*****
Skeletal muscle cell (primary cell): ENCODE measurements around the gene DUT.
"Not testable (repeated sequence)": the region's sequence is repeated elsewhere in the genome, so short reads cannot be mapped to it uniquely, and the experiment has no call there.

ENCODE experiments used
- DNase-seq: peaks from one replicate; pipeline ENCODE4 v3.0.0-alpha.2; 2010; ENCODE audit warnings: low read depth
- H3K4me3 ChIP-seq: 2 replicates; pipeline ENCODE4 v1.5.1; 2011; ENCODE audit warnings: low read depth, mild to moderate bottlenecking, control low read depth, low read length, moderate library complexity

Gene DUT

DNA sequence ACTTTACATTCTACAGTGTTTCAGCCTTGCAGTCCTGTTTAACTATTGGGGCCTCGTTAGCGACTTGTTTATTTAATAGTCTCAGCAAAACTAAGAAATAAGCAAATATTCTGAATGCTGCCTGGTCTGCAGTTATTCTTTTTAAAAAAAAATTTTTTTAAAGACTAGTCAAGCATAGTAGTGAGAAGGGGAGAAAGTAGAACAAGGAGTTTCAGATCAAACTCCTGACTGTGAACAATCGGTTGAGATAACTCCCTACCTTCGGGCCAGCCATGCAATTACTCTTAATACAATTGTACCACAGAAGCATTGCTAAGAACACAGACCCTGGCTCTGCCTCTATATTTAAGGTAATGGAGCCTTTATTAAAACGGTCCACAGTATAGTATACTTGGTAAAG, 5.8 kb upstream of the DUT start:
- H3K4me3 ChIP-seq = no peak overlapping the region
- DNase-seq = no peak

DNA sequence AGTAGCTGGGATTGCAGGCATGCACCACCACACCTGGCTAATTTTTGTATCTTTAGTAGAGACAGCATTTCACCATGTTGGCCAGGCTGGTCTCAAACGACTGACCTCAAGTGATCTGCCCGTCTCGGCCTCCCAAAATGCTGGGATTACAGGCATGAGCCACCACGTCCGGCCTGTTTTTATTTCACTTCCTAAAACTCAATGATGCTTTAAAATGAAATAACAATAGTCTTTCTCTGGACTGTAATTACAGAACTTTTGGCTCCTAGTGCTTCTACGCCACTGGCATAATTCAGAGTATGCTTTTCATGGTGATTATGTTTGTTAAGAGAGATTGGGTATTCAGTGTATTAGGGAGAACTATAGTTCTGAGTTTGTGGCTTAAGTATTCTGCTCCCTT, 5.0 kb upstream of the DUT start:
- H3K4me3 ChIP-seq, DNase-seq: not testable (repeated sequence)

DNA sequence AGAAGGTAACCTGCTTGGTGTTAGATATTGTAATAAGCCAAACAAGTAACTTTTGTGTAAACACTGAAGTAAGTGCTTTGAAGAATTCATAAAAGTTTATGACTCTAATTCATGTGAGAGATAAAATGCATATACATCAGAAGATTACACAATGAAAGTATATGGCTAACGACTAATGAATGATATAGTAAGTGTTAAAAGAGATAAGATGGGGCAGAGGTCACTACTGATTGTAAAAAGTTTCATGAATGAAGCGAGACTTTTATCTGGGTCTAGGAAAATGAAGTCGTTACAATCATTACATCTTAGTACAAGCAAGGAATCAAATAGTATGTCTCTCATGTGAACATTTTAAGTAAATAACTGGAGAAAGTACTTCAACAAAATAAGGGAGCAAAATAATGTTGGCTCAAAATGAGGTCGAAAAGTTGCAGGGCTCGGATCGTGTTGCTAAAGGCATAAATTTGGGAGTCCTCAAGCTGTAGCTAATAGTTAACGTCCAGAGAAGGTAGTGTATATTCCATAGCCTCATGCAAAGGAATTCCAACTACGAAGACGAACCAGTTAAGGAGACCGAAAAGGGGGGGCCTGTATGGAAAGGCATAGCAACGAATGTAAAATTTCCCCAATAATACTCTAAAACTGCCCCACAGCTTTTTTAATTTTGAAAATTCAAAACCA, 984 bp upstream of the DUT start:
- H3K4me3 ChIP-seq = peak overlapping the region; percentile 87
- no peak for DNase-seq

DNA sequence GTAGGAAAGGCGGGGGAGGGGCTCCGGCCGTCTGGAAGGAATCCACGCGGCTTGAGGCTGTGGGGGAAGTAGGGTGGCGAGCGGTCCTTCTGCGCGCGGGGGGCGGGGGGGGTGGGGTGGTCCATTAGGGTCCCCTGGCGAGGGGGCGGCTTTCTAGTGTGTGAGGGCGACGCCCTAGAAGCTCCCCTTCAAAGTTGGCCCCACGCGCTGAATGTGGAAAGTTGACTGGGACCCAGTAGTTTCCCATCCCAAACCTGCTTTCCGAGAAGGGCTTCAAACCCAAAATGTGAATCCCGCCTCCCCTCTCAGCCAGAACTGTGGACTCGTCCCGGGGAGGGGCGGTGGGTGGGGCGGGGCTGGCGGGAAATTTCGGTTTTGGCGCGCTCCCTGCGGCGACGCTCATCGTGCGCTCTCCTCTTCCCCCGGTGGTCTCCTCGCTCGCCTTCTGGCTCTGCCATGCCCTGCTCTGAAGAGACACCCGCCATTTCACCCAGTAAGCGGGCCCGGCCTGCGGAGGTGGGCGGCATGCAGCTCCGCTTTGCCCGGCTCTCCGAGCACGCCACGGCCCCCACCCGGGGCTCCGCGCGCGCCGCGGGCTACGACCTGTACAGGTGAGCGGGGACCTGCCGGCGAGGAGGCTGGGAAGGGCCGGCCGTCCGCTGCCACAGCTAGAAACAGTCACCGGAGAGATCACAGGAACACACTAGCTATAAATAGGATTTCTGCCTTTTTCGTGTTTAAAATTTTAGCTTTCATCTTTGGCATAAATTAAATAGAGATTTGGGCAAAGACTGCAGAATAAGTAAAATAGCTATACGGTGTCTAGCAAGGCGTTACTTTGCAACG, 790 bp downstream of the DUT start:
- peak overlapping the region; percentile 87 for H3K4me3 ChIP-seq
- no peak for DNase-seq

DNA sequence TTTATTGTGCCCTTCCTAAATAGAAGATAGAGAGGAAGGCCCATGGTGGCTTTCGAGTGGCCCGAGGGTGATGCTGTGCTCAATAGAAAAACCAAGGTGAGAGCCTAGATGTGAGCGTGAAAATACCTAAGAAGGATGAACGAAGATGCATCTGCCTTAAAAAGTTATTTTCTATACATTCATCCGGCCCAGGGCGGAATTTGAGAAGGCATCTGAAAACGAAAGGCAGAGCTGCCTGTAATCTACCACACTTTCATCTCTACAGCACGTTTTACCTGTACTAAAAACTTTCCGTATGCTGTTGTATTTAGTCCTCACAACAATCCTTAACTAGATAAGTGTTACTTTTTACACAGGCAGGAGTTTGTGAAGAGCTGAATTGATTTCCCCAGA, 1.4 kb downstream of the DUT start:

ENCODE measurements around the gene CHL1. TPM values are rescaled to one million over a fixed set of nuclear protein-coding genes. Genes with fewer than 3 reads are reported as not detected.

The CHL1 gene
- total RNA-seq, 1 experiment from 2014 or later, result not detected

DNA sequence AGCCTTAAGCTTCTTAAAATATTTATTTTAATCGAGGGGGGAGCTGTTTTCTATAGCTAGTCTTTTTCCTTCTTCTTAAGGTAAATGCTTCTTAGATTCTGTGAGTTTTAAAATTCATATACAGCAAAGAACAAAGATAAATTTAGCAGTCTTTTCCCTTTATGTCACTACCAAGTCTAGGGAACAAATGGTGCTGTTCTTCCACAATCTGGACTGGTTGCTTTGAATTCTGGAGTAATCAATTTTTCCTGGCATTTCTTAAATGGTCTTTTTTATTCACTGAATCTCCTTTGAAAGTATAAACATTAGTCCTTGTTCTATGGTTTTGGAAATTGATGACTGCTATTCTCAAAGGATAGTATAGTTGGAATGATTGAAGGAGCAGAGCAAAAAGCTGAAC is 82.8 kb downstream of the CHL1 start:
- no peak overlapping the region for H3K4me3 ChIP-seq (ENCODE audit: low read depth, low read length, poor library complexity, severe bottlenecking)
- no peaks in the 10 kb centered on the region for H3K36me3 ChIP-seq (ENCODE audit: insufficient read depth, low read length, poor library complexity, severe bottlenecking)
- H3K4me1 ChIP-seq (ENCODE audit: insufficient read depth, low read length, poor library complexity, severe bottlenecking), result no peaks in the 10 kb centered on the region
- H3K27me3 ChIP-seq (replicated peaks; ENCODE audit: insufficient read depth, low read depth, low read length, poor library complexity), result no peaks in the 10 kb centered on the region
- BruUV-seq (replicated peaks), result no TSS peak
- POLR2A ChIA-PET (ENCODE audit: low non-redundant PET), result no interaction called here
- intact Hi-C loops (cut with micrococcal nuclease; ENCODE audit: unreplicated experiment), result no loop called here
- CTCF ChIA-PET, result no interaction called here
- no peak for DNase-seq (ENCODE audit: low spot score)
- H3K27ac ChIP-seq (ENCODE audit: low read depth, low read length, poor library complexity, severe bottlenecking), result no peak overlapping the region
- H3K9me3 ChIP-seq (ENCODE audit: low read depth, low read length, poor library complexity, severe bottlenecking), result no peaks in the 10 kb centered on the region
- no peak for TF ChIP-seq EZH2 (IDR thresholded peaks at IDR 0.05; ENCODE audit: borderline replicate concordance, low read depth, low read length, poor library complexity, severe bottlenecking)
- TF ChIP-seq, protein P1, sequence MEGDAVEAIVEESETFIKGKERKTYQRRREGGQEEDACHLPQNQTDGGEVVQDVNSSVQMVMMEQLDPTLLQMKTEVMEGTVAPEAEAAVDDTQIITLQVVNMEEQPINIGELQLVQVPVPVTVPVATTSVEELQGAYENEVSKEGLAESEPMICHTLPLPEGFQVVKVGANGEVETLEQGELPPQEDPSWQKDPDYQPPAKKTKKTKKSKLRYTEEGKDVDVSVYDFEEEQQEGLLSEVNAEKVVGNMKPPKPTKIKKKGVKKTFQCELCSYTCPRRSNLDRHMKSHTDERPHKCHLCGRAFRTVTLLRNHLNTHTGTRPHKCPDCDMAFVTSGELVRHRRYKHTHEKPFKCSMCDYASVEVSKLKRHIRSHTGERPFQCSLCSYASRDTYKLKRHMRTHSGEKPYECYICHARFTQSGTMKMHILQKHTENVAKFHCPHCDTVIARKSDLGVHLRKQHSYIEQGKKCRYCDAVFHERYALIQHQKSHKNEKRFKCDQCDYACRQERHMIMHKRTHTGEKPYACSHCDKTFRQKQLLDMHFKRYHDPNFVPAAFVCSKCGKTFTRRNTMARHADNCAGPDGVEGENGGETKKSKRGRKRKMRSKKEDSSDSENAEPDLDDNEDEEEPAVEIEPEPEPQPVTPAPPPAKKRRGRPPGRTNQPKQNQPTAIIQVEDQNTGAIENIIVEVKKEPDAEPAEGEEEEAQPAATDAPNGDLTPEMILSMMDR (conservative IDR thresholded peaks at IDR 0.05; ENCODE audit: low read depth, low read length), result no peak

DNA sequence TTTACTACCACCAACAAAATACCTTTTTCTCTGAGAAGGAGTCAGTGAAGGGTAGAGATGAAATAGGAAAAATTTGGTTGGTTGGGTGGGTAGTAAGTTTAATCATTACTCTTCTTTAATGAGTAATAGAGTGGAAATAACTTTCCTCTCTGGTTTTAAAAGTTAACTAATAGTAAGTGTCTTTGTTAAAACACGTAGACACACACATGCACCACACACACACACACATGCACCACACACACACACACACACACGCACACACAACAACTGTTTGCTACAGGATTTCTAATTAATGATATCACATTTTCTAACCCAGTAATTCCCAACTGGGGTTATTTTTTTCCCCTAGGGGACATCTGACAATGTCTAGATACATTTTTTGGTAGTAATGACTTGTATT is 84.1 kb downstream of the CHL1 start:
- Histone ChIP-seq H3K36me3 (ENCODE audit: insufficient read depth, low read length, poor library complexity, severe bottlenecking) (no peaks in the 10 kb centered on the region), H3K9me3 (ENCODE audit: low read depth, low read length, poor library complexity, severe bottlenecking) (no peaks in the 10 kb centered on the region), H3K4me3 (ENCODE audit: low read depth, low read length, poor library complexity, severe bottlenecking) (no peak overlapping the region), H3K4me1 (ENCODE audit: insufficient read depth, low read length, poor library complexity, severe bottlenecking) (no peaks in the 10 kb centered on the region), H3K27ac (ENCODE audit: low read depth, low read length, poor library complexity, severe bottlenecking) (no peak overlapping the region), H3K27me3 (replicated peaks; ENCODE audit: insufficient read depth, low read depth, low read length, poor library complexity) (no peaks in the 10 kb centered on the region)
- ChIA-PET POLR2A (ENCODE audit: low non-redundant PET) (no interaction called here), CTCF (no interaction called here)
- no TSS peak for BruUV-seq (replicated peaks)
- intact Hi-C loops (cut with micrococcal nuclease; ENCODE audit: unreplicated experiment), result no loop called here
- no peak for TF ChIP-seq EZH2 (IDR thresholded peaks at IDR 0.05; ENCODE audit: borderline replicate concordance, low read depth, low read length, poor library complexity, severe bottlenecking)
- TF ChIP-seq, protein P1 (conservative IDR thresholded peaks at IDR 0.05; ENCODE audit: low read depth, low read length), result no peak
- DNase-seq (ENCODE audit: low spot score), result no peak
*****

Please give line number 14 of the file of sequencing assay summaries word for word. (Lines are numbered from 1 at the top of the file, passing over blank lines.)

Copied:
- no peak for DNase-seq